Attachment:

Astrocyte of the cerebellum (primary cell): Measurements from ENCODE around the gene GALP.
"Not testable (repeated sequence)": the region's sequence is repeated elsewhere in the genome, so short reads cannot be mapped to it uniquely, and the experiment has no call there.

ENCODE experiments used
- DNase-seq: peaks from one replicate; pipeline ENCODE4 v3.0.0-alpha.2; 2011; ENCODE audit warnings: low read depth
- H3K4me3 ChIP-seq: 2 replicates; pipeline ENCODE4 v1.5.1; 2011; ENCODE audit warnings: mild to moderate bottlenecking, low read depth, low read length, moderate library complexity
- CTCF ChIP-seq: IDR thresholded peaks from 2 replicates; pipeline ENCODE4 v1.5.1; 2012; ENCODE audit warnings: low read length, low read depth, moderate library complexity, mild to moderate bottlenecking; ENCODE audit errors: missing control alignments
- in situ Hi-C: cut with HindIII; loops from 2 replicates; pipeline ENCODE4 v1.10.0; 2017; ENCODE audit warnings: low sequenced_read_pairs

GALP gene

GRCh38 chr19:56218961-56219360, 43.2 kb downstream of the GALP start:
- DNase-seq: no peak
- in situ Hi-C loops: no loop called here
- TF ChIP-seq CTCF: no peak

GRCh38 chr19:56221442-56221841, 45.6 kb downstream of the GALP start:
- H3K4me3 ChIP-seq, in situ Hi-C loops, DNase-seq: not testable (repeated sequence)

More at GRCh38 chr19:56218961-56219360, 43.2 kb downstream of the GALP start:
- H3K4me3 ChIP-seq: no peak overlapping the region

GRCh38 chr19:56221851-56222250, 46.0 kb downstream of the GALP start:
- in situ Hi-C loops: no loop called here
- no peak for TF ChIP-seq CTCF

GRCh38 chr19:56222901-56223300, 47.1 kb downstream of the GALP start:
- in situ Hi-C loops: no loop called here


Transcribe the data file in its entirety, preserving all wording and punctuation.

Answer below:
Astrocyte of the cerebellum (primary cell): Measurements from ENCODE around the gene GALP.
"Not testable (repeated sequence)": the region's sequence is repeated elsewhere in the genome, so short reads cannot be mapped to it uniquely, and the experiment has no call there.

ENCODE experiments used
- DNase-seq: peaks from one replicate; pipeline ENCODE4 v3.0.0-alpha.2; 2011; ENCODE audit warnings: low read depth
- H3K4me3 ChIP-seq: 2 replicates; pipeline ENCODE4 v1.5.1; 2011; ENCODE audit warnings: mild to moderate bottlenecking, low read depth, low read length, moderate library complexity
- CTCF ChIP-seq: IDR thresholded peaks from 2 replicates; pipeline ENCODE4 v1.5.1; 2012; ENCODE audit warnings: low read length, low read depth, moderate library complexity, mild to moderate bottlenecking; ENCODE audit errors: missing control alignments
- in situ Hi-C: cut with HindIII; loops from 2 replicates; pipeline ENCODE4 v1.10.0; 2017; ENCODE audit warnings: low sequenced_read_pairs

GALP gene

GRCh38 chr19:56218961-56219360, 43.2 kb downstream of the GALP start:
- DNase-seq: no peak
- in situ Hi-C loops: no loop called here
- TF ChIP-seq CTCF: no peak

GRCh38 chr19:56221442-56221841, 45.6 kb downstream of the GALP start:
- H3K4me3 ChIP-seq, in situ Hi-C loops, DNase-seq: not testable (repeated sequence)

More at GRCh38 chr19:56218961-56219360, 43.2 kb downstream of the GALP start:
- H3K4me3 ChIP-seq: no peak overlapping the region

GRCh38 chr19:56221851-56222250, 46.0 kb downstream of the GALP start:
- in situ Hi-C loops: no loop called here
- no peak for TF ChIP-seq CTCF

GRCh38 chr19:56222901-56223300, 47.1 kb downstream of the GALP start:
- in situ Hi-C loops: no loop called here